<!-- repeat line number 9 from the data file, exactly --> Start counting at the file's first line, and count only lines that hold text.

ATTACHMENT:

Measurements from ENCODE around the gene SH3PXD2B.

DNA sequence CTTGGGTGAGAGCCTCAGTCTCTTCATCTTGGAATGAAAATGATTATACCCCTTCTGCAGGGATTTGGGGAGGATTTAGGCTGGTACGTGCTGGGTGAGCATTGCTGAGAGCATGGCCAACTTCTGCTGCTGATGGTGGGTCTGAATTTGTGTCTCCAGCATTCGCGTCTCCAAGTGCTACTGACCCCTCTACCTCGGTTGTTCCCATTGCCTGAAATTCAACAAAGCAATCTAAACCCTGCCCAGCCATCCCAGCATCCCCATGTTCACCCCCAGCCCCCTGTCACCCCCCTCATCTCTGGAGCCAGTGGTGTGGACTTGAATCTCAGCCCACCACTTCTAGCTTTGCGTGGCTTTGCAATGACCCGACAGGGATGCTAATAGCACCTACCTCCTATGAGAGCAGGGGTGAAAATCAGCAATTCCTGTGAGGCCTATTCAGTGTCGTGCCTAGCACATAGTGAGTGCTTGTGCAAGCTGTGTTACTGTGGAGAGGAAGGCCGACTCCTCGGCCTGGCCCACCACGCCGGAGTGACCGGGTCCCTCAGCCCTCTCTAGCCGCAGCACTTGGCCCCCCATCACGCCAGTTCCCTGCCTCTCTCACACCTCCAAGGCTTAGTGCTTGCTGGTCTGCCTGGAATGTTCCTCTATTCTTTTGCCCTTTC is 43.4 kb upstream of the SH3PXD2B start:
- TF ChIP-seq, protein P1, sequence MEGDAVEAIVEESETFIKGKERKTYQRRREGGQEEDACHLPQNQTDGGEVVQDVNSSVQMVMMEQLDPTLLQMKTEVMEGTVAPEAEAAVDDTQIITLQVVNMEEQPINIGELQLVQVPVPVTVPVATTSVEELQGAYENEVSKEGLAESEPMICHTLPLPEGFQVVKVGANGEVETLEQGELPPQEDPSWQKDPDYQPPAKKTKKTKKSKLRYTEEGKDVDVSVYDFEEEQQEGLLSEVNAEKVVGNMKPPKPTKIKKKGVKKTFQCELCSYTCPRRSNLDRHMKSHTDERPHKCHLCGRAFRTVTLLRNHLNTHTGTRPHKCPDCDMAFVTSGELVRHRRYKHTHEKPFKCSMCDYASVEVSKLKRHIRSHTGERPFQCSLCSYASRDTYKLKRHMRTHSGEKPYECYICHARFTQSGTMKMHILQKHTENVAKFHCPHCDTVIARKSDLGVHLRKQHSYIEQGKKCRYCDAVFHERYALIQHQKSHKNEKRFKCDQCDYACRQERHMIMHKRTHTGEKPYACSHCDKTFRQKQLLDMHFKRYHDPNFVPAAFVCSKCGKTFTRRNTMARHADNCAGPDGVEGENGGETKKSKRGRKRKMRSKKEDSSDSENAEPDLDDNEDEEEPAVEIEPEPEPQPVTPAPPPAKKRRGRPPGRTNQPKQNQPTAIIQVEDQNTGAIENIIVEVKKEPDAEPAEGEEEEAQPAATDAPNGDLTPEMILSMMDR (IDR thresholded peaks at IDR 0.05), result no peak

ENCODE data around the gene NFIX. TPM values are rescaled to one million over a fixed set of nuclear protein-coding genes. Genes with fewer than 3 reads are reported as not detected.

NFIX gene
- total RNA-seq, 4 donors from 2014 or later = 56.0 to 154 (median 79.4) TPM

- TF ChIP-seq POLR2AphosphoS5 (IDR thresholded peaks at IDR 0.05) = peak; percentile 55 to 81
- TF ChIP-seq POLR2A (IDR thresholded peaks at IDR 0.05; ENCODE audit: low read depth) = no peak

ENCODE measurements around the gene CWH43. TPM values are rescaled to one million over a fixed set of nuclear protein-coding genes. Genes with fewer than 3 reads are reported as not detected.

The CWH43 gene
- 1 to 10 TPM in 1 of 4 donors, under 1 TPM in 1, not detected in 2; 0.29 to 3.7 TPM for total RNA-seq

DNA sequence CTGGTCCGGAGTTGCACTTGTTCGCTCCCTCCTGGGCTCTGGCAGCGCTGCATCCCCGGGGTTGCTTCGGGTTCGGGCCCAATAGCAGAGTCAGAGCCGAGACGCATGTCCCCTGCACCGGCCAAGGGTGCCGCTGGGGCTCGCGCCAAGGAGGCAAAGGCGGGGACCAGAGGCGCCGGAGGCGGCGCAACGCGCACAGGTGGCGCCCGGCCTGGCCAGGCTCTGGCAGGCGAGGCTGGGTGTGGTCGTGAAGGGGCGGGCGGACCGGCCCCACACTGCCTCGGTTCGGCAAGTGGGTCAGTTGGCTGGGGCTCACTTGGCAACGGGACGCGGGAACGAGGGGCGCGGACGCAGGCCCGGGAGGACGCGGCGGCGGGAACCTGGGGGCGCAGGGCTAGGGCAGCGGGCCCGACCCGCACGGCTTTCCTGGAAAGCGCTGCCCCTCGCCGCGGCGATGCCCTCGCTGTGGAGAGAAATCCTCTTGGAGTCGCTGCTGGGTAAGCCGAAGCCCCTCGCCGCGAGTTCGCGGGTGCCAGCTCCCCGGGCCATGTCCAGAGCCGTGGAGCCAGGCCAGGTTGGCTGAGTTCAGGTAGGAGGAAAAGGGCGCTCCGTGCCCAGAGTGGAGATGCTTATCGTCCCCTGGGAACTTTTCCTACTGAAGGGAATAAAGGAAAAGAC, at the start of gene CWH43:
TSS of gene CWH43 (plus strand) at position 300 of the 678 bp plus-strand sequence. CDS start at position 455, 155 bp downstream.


ENCODE measurements around the gene CWH43. TPM values are rescaled to one million over a fixed set of nuclear protein-coding genes. Genes with fewer than 3 reads are reported as not detected.